Associated Press

Two managers are making some unconventional bullpen decisions

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For years statheads and a large part of the baseball commentariat have pined for managers to break the Tony La Russa habit of  designating relief pitchers for strict and distinct roles. The closer gets the ninth inning, the setup man gets the eighth, the lefty specialist gets one or two lefties, tops, and the chips fall where they may.

In the past couple of years we’ve seen managers willing to stretch those boundaries, particularly in the playoffs. This has mostly been driven by the talent of the pitcher in question. I mean, if you have Andrew Miller or Aroldis Chapman — or Madison Bumgarner for that matter — use Andrew Miller, Aroldis Chapman or Madison Bumgarner when needed and to hell with whatever Tony La Russa would do.

In the early going of 2017, however, we’re seeing some unconventional bullpen practices from a couple of managers who aren’t likely to sniff the playoffs this year: Bryan Price of the Reds and Bob Melvin of the Athletics.

As C. Trent Rosecrans notes, Price used arguably his best reliever in the the third inning in last night’s win over the Pirates. That’s Mike Lorenzen, who got out of a jam and proceeded to toss three perfect innings in relief. Price is still using Raul Iglesias as his closer, but his use of Lorenzen is practically Goose Gossagian.

Meanwhile, in Oakland, Melvin is doing something different himself. It’s not too crazy — it’s really just a two-man closing team — but it passes for innovative these days.

Last night Melvin went to Sean Doolittle for the save. And Doolittle got the save. The A’s signed Santiago Casilla this offseason, however, and Melvin said today on MLB Network Radio that he plans on using Casilla for save situations as well. He’s going to play the matchups mostly, with the lefty Doolittle seeing action if the ninth inning stands to feature more lefties and Casilla if more righties are coming to the plate. Ryan Madson is also still on the roster and it’s not crazy to think he’ll get some chances as well.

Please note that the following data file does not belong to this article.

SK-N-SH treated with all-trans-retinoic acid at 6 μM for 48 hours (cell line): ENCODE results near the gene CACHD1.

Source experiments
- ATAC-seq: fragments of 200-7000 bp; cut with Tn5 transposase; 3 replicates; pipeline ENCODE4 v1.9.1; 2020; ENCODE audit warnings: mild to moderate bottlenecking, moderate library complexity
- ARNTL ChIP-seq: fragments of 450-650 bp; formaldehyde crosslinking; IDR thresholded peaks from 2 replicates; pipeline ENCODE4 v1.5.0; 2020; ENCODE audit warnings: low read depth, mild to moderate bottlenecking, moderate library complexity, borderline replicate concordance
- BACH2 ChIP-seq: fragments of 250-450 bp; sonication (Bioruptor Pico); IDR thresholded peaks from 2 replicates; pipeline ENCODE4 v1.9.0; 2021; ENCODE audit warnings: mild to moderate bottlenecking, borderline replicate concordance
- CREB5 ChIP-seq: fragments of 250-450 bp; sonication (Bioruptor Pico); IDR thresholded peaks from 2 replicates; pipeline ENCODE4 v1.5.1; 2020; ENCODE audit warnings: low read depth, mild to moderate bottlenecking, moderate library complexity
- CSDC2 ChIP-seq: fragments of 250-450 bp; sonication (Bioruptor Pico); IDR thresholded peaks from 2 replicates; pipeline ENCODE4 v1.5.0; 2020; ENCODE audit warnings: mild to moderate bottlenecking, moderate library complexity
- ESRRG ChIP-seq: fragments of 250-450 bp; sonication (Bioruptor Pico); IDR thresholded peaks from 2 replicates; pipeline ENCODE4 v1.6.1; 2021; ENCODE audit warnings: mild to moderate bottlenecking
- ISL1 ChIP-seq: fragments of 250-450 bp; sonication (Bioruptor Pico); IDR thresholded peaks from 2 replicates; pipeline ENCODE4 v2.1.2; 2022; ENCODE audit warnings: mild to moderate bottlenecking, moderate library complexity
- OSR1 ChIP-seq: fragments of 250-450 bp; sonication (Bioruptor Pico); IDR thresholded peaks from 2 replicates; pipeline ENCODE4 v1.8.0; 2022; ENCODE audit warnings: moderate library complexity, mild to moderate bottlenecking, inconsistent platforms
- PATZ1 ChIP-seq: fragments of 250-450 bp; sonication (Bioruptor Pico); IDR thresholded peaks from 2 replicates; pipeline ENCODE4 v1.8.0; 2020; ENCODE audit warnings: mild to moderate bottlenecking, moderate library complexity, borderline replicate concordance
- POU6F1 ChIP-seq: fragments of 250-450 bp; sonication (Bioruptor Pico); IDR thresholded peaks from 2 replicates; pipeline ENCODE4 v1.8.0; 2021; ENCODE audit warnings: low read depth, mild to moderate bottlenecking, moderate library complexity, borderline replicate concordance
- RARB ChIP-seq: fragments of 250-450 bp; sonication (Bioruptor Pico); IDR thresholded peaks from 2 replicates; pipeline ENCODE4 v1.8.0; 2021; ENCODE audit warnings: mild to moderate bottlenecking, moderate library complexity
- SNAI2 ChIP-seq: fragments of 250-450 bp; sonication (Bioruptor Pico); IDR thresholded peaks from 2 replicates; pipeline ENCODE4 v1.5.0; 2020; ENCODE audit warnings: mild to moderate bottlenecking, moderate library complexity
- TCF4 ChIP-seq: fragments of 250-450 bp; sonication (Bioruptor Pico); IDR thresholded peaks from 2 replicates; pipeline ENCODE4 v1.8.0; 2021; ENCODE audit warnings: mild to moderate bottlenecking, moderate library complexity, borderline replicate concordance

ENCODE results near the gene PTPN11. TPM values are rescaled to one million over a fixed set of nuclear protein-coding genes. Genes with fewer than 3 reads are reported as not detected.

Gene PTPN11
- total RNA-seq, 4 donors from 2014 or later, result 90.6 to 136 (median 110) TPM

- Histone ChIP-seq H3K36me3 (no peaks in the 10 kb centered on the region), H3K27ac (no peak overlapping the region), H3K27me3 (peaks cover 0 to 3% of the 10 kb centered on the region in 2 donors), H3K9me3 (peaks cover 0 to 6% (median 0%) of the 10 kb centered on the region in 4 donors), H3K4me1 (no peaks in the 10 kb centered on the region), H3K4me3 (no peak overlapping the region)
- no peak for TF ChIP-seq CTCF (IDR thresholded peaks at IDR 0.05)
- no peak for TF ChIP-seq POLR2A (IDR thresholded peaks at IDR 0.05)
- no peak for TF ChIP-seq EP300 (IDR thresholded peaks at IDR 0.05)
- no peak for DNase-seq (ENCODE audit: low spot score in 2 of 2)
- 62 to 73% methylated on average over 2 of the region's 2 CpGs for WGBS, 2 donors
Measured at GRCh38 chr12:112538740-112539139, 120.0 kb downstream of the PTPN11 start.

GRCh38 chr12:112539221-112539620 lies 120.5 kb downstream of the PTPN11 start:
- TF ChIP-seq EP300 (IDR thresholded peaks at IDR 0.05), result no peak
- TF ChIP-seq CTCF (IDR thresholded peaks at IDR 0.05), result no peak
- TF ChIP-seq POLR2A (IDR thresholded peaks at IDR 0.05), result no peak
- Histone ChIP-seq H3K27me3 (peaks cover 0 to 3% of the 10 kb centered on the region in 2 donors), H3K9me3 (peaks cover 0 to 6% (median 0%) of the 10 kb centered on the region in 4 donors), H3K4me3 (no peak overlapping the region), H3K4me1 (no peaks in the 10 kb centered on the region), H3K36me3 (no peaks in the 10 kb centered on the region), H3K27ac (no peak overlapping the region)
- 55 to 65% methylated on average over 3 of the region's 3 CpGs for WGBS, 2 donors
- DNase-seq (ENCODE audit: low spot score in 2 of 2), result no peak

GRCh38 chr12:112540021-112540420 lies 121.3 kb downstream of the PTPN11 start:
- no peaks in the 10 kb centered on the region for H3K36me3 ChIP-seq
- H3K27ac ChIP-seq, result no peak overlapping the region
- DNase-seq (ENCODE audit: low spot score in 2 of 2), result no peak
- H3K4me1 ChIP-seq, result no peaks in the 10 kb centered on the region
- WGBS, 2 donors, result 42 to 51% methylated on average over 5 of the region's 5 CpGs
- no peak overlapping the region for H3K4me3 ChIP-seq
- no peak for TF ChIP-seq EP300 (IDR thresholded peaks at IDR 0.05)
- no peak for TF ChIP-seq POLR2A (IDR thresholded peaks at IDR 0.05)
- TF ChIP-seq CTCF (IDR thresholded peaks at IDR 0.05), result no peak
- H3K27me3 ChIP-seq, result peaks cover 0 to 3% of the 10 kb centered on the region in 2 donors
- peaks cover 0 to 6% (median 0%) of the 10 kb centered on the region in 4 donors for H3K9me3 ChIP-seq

Again, nothing radical, but it’s worth a tip of the cap to any manager willing to break La Russian orthodoxy.

It’s the tenth anniversary of the biggest rout in baseball history

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Ten years ago today the Rangers and the Orioles squared off at Camden Yards. The Orioles built a 3-0 lead after three innings and then all hell broke loose.

The Rangers scored thirty (30!) unanswered runs via a five-spot in the fourth, a nine-spot in the sixth, a ten-spot in the eighth and a six-spot in the ninth. That was . . . a lot of spots.

Two Rangers players — Jarrod Saltalamacchia and Ramon Vazquez — hit two homers and drove in seven runs a piece. The best part: they were the eighth and ninth hitters in the lineup. There was plenty of offense to go around, however as David Murphy went 5-for-7 and scored five times. Travis Metcalf hit a pinch-hit grand slam. Marlon Byrd drove in four. It was a bloodbath, with Texas rattling out 29 hits and walking eight times.